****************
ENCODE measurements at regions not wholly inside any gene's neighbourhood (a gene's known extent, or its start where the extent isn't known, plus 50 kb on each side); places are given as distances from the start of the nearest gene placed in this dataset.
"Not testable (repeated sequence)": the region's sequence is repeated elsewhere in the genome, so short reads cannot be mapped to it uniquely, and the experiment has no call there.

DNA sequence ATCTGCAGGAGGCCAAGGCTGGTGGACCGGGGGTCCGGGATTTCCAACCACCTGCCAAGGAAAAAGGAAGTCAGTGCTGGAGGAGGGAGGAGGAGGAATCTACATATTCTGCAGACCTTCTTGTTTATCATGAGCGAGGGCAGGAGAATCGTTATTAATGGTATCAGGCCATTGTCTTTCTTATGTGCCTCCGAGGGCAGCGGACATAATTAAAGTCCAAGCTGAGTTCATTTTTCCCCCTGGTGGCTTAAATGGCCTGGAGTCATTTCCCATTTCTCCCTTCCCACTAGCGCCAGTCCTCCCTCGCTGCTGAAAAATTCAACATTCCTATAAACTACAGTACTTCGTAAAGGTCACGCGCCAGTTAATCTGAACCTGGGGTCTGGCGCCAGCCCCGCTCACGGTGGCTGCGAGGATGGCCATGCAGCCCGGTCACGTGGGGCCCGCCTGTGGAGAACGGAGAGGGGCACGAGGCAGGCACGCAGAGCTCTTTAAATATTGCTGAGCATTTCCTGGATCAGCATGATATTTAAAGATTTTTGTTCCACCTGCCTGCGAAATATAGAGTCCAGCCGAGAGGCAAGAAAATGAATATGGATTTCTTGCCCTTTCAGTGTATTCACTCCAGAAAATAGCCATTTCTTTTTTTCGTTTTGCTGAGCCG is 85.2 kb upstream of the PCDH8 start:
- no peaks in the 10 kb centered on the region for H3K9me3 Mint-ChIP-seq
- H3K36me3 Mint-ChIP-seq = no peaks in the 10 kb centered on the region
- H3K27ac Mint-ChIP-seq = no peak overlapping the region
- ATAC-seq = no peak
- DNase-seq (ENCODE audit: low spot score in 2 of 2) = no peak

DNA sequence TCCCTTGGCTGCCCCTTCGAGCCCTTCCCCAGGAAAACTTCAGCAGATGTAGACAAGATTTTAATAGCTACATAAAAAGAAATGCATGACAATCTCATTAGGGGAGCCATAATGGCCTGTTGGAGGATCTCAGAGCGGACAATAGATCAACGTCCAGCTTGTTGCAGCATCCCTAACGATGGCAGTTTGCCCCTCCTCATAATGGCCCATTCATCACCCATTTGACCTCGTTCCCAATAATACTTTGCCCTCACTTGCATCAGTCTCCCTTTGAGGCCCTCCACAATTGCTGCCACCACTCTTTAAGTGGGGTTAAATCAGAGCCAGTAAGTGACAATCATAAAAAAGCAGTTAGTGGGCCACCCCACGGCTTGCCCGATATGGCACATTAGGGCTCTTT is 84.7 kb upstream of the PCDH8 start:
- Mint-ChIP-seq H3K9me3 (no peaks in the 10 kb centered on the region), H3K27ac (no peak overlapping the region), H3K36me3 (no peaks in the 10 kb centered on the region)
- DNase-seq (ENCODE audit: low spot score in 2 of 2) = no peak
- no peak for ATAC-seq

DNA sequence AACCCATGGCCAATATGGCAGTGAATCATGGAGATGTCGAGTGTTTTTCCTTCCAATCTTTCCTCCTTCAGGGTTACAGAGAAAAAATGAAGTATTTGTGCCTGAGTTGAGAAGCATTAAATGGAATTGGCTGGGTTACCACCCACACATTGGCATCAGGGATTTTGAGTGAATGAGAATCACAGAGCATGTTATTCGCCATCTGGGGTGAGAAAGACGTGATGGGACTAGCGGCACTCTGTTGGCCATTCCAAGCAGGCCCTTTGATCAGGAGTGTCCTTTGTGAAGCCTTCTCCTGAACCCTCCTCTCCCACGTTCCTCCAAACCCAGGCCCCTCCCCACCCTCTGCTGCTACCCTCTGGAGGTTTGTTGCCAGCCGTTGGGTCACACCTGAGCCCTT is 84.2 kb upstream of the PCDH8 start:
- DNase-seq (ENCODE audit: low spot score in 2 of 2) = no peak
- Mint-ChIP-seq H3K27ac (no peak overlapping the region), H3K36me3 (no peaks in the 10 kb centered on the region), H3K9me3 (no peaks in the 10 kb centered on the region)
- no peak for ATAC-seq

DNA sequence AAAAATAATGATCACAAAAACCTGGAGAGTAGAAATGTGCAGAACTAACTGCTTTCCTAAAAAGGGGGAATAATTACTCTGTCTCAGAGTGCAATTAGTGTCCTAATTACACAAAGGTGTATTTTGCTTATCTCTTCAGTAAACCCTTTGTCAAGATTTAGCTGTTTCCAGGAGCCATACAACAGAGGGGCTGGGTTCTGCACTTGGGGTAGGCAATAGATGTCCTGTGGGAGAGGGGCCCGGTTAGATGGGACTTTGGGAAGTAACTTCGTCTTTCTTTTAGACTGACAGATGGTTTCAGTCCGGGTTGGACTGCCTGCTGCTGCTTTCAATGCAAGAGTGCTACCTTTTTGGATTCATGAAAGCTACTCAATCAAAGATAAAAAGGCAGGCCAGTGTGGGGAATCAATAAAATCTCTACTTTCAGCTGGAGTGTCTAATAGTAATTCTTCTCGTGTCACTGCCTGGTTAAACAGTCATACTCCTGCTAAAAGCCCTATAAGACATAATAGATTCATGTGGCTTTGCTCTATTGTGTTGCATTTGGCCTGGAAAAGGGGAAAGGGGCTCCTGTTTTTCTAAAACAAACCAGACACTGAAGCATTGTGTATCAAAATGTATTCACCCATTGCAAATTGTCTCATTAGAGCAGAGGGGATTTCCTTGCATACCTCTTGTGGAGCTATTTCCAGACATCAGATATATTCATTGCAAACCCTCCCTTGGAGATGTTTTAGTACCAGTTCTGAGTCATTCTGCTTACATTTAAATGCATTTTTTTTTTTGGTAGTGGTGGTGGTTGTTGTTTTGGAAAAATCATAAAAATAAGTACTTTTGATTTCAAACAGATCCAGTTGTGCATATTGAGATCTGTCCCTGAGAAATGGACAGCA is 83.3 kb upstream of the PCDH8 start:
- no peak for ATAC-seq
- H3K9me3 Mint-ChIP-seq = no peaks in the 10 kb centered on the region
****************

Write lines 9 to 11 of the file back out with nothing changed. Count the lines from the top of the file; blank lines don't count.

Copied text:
DNA sequence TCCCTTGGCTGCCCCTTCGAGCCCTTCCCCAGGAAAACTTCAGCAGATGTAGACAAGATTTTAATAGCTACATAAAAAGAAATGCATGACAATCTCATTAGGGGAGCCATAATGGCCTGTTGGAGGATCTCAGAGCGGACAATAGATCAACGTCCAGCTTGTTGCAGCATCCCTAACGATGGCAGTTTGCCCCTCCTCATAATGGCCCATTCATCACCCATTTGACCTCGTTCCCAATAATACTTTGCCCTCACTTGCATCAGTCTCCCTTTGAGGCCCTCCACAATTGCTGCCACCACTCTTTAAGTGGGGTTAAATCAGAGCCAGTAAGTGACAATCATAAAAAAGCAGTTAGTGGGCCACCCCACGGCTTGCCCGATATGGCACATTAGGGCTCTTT is 84.7 kb upstream of the PCDH8 start:
- Mint-ChIP-seq H3K9me3 (no peaks in the 10 kb centered on the region), H3K27ac (no peak overlapping the region), H3K36me3 (no peaks in the 10 kb centered on the region)
- DNase-seq (ENCODE audit: low spot score in 2 of 2) = no peak